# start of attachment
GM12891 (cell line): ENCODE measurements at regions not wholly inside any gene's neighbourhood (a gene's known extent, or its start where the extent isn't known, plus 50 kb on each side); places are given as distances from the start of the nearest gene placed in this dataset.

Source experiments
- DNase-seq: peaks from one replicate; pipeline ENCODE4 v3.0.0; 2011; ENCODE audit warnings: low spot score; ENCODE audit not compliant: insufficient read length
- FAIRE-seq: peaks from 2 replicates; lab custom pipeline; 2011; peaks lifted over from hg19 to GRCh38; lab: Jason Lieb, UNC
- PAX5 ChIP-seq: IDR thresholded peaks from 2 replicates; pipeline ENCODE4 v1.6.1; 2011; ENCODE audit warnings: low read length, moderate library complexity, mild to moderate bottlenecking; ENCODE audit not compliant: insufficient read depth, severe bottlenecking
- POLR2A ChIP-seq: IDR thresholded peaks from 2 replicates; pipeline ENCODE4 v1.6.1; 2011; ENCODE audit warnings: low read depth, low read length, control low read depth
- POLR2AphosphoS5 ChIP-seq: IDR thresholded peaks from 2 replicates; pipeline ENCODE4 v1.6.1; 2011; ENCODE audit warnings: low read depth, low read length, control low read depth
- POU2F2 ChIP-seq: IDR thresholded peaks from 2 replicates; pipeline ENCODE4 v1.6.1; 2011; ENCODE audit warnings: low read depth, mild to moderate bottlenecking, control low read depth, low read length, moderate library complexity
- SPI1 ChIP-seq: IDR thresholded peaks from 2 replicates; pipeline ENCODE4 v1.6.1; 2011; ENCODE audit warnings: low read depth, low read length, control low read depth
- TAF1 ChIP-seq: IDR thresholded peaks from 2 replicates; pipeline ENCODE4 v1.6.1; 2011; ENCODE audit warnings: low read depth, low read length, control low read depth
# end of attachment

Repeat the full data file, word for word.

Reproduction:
GM12891 (cell line): ENCODE measurements at regions not wholly inside any gene's neighbourhood (a gene's known extent, or its start where the extent isn't known, plus 50 kb on each side); places are given as distances from the start of the nearest gene placed in this dataset.

Source experiments
- DNase-seq: peaks from one replicate; pipeline ENCODE4 v3.0.0; 2011; ENCODE audit warnings: low spot score; ENCODE audit not compliant: insufficient read length
- FAIRE-seq: peaks from 2 replicates; lab custom pipeline; 2011; peaks lifted over from hg19 to GRCh38; lab: Jason Lieb, UNC
- PAX5 ChIP-seq: IDR thresholded peaks from 2 replicates; pipeline ENCODE4 v1.6.1; 2011; ENCODE audit warnings: low read length, moderate library complexity, mild to moderate bottlenecking; ENCODE audit not compliant: insufficient read depth, severe bottlenecking
- POLR2A ChIP-seq: IDR thresholded peaks from 2 replicates; pipeline ENCODE4 v1.6.1; 2011; ENCODE audit warnings: low read depth, low read length, control low read depth
- POLR2AphosphoS5 ChIP-seq: IDR thresholded peaks from 2 replicates; pipeline ENCODE4 v1.6.1; 2011; ENCODE audit warnings: low read depth, low read length, control low read depth
- POU2F2 ChIP-seq: IDR thresholded peaks from 2 replicates; pipeline ENCODE4 v1.6.1; 2011; ENCODE audit warnings: low read depth, mild to moderate bottlenecking, control low read depth, low read length, moderate library complexity
- SPI1 ChIP-seq: IDR thresholded peaks from 2 replicates; pipeline ENCODE4 v1.6.1; 2011; ENCODE audit warnings: low read depth, low read length, control low read depth
- TAF1 ChIP-seq: IDR thresholded peaks from 2 replicates; pipeline ENCODE4 v1.6.1; 2011; ENCODE audit warnings: low read depth, low read length, control low read depth